It’s common for people to think that vision loss is straightforward: one day your vision just changes. However, vision changes often happen so slowly that you don’t notice them. For World Vision Day in October, familiarize yourself with these subtle signs of vision loss, so you can recognize them in yourself or in an elderly companion. And if you do have vision loss, remember that you can get help to improve your vision. Read More »
Glaucoma refers to damage to the eye’s optic nerve, leading to vision loss and possible blindness. Damage to the optic nerve occurs when the valve that regulates our natural eye fluid malfunctions, resulting in increased pressure in the eye. Unfortunately, the onset of glaucoma is painless and gradual, and vision usually seems normal as the damage is occurring. As a result, glaucoma can lead to blindness, as too much irreversible damage is done before a diagnosis is made. Glaucoma is currently the second leading cause of blindness. Read More »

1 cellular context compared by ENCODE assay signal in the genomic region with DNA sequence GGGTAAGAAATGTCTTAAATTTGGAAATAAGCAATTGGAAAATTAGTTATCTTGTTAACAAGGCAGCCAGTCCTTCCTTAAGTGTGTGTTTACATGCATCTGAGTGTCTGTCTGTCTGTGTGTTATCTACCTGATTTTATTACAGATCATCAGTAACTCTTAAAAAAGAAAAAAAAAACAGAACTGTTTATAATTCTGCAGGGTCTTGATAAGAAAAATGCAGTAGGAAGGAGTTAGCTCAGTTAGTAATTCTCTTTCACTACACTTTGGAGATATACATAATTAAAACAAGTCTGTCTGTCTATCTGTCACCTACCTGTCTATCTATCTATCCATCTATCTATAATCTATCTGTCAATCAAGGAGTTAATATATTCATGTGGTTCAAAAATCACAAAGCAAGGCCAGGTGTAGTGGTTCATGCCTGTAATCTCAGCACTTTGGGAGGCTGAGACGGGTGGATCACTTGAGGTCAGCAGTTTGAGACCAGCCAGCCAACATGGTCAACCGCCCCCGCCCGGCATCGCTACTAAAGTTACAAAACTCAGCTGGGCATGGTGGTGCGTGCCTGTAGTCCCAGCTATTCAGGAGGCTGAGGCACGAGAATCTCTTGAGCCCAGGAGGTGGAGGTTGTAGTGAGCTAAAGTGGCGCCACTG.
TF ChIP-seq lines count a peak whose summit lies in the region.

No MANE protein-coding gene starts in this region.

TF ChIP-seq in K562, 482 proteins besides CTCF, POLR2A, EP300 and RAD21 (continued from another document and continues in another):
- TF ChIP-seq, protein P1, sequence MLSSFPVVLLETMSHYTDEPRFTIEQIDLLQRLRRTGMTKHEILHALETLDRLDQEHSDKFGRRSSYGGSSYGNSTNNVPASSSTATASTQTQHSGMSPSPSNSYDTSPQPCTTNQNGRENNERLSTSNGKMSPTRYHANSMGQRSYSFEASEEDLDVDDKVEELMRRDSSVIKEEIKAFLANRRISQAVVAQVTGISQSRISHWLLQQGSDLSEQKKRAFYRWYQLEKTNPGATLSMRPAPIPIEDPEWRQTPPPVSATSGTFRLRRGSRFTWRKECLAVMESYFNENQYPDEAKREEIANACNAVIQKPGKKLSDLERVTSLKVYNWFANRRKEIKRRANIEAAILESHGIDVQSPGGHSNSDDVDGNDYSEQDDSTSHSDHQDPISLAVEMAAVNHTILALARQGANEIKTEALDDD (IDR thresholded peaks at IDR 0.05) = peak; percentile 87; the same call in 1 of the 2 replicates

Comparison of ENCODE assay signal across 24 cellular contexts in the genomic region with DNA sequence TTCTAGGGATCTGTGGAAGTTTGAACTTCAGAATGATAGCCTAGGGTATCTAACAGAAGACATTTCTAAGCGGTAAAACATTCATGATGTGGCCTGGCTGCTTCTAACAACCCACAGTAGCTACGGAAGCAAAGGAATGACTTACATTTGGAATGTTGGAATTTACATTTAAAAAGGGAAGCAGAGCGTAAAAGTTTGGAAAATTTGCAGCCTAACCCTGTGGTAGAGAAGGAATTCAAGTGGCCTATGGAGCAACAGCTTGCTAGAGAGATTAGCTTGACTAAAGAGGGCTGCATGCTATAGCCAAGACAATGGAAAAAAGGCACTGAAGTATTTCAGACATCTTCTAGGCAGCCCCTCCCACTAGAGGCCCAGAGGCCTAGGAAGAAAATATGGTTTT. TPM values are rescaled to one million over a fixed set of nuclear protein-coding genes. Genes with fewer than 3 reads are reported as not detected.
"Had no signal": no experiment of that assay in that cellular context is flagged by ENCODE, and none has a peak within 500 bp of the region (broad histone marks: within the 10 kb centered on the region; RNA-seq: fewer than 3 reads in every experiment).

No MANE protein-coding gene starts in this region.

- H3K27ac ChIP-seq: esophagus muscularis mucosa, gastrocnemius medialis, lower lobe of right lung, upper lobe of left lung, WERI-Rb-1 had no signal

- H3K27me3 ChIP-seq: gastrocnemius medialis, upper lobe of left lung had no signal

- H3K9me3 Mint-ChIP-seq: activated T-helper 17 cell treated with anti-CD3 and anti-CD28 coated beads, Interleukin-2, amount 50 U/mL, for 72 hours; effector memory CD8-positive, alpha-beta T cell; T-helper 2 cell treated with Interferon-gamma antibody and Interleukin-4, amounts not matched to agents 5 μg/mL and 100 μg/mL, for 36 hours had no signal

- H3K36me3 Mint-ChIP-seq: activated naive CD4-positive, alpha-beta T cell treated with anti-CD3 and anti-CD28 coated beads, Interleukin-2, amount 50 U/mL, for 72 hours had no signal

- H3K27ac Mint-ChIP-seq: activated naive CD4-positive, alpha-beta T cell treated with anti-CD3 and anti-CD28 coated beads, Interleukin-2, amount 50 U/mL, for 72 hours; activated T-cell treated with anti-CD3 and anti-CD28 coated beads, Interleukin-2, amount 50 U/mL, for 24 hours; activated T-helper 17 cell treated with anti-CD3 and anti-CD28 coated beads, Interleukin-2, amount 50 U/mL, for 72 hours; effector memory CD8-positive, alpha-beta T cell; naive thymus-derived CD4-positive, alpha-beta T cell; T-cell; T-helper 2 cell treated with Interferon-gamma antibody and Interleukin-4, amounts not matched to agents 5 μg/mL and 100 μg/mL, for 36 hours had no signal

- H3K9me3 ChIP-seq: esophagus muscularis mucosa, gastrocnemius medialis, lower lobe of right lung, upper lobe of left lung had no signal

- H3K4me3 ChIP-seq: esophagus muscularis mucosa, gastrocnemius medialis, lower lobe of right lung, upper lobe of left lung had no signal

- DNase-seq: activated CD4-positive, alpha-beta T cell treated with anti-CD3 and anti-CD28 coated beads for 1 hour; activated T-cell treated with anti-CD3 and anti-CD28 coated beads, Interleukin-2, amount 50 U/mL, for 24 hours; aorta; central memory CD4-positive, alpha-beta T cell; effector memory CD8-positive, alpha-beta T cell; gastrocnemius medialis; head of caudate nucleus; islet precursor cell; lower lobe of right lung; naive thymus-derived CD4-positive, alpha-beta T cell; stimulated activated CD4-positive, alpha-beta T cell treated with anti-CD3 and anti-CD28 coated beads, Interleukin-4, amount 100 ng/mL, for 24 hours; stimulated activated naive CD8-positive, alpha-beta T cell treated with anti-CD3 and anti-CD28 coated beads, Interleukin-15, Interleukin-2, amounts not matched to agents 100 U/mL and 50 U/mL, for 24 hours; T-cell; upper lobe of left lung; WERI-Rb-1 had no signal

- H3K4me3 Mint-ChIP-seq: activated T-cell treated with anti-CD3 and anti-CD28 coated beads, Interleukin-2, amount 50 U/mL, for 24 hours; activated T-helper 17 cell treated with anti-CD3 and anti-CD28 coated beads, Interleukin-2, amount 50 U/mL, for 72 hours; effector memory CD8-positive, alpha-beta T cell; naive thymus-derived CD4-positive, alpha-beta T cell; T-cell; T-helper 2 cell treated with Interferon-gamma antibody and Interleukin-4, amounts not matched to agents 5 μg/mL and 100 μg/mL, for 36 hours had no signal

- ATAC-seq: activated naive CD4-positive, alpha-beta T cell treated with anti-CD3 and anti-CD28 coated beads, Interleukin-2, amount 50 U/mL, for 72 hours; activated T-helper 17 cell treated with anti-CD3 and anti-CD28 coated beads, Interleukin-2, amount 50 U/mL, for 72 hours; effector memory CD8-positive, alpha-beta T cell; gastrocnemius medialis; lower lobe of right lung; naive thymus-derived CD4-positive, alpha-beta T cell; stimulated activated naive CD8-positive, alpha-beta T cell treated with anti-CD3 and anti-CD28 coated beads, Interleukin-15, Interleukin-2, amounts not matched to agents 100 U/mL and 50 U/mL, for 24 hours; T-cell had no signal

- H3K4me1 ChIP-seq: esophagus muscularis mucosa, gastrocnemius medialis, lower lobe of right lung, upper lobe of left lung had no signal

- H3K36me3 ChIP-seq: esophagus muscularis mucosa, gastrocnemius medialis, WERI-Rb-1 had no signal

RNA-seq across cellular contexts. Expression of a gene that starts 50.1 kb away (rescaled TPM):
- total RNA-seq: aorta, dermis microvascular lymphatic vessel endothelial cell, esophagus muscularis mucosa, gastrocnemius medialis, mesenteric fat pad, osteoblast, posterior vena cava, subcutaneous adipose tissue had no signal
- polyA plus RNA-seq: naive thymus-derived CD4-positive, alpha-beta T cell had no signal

Do you wear glasses? If not yet, you might want to start looking at styles. Depending on your age, you will be wearing them soon enough. Take a look at the number of seniors who wear glasses. That should tell you that our vision changes as we get older- and usually not for the better. But, is there anything you can do about it? Loss of vision is just a symptom of getting older, right? Well…yes….and no. Your vision will change, but how dramatically can depend on a few factors. Read More »
Are you at Risk?
Glaucoma is a degenerative eye disease associated with fluid pressure that typically affects people over 60 years of age with Diabetes, High Blood Pressure, severe myopia (near sighted), previous eye trauma, smokers and those with long term steroid use such as corticosteroids/antihistamines or family history of the disease. It can damage the optic nerve causing loss of vision if left untreated and is the #1 cause of blindness. Many scientists believe that stress and nutritional deficiencies and lack of collagen are just a few of the causes. Read More »
It is no surprise that as you age, your body changes. Around the age of 40, you may notice that reading small print becomes trickier, colors aren’t as easy to distinguish and glare might bother you a bit more. These are all normal changes to your eye sight as you age. Read More »